The review below appeared in HEBDEN BRIDGE TIMES, January 2002
THE heroine of this enticing little tale (from a local first-time author) is forty-something Jess, who is yearning for love and companionship but finds the search for the right man every bit as frustrating as did her metropolitan younger sister Bridget Jones (its all right youre allowed to admit you enjoyed the film).
For me the comic and sometimes poignant episodes made me want to go on reading to the point of being late for work, or even neglecting to feed the neighbours cat.
Alongside a variety of memorable characters, some of whom you would run a mile from meeting on a bus let alone having them buttonhole you at the Berringden Brow Pop-in Shop (proceeds to the parish), youll find an abundance of often hilarious incidents that you half believe could have really happened to someone you know.
Through much of the story runs the lackluster romance (if you can call it that) with Frank the barn dance partner turned semi-reluctant lover whom Jess attempts to rescue from the clutches of an ageing mother, and major league allergies. On his first night under Jesss roof and in her bed, a turn of events which drives her teenage son on to the roof of the garden shed in protest she is obliged to talk him down clad only in her nightdress. A richly comic incident towards the end of the story is the Tea Dance in Leeds when the reader is willing our heroine to leave Frank to his fate among the afternoon over 60s and seek a new life.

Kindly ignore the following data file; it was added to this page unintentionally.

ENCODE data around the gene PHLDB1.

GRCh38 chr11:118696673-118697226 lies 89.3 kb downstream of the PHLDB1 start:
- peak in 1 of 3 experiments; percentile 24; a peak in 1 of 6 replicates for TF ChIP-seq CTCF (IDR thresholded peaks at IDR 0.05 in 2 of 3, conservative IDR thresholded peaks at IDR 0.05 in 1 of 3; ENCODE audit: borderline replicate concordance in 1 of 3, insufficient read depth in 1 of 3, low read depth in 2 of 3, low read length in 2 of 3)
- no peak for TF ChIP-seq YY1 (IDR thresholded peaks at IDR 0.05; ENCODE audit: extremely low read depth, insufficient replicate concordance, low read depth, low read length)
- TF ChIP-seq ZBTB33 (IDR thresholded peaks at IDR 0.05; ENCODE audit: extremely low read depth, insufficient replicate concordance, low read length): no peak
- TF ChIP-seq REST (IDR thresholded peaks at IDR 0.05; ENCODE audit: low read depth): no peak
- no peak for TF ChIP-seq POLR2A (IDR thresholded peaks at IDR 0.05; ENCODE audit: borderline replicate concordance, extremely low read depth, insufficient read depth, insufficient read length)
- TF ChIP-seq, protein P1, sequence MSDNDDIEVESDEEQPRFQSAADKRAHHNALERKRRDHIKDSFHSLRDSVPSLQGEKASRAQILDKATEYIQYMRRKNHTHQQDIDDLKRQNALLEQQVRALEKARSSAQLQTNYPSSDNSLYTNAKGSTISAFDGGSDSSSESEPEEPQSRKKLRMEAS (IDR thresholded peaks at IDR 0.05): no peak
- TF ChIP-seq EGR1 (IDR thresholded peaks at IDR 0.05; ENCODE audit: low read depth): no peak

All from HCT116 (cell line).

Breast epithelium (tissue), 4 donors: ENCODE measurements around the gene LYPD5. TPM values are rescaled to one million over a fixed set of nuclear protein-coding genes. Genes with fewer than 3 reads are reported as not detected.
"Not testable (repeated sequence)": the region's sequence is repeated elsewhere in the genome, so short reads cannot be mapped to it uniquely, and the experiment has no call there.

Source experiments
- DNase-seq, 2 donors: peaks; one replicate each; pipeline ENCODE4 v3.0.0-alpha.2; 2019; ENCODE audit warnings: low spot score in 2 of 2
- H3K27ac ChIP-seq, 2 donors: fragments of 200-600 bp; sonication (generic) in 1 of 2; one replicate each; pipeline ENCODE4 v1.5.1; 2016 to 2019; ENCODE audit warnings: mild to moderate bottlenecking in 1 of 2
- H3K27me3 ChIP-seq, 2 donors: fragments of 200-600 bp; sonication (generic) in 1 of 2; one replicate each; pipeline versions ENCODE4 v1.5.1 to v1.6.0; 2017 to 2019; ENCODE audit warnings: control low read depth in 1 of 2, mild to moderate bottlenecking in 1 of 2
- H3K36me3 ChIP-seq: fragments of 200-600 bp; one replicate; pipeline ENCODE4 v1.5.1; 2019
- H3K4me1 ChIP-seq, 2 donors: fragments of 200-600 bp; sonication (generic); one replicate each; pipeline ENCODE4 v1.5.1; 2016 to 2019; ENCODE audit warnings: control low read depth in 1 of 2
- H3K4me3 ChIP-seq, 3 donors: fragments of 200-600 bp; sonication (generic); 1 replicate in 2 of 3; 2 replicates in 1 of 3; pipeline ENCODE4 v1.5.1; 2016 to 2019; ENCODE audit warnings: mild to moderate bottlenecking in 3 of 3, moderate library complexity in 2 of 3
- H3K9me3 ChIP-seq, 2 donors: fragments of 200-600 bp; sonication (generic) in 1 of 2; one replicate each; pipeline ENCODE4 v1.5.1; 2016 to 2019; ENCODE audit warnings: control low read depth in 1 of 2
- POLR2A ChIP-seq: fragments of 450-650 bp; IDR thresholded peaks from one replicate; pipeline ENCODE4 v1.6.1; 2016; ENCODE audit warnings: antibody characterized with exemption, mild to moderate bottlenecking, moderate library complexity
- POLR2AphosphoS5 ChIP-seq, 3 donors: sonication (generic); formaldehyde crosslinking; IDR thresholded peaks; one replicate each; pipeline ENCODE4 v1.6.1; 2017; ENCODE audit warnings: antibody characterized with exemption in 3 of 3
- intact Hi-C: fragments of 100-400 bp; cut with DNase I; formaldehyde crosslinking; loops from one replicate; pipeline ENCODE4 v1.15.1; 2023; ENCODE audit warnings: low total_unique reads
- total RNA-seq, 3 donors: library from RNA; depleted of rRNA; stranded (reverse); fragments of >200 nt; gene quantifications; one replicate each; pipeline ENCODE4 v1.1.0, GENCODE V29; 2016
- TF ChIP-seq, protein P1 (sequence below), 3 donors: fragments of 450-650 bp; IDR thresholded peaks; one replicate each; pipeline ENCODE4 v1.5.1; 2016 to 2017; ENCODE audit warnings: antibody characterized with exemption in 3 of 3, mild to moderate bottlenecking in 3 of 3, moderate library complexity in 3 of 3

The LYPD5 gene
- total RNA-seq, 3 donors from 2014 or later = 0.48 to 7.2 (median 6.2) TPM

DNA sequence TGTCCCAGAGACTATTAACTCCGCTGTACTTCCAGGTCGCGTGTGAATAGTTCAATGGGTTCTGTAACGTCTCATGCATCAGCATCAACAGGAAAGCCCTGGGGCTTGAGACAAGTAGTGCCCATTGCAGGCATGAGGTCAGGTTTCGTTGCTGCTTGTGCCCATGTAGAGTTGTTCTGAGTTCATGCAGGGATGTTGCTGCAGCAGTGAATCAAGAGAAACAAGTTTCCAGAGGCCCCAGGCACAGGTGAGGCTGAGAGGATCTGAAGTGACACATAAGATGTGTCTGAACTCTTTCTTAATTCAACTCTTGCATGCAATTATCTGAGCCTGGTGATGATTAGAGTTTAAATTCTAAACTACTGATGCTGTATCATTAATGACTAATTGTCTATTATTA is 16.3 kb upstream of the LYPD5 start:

But with whom? Well, theres the unrequited passion Jess has for Ben the Librarian at Berringden Brow branch library. In a series of encounters concerning the latest art house film on video release (not Titanic or Gladiator for our Jess), or the merest chance the library will have a copy of one of her poet/heartthrob Tom Paulins slim volumes, there are conclusions to be drawn about men who have a stimulating intellectual effect on women of a certain age.
At the back of the Berringden Brow narrative runs a parallel one concerning Jesss aborted teaching career in Botswana from which she has returned to bring up her son in the UK, and to look for stability in his life after her then partner Robin (older, selfish and unsuitable) has replaced her in his life with an African woman. The reader will find here a series of moving fragments which give a glimpse of a developing country experiencing the destructive force of the AIDS epidemic.
If you enjoyed our homegrown and much celebrated Joh Morrisons Milltown saga, theres a fair chance youll enjoy this, but in Jesss poignant recollections of an eventful upbringing and the death of her much loved mother, I was actually put in mind of another family tale - Kate Atkinsons Behind the Scenes at the Museum.
Copies of this book can be bought from The Bookcase, Hebden Bridge, or online from www.penninepens.co.uk
by Nigel Phillips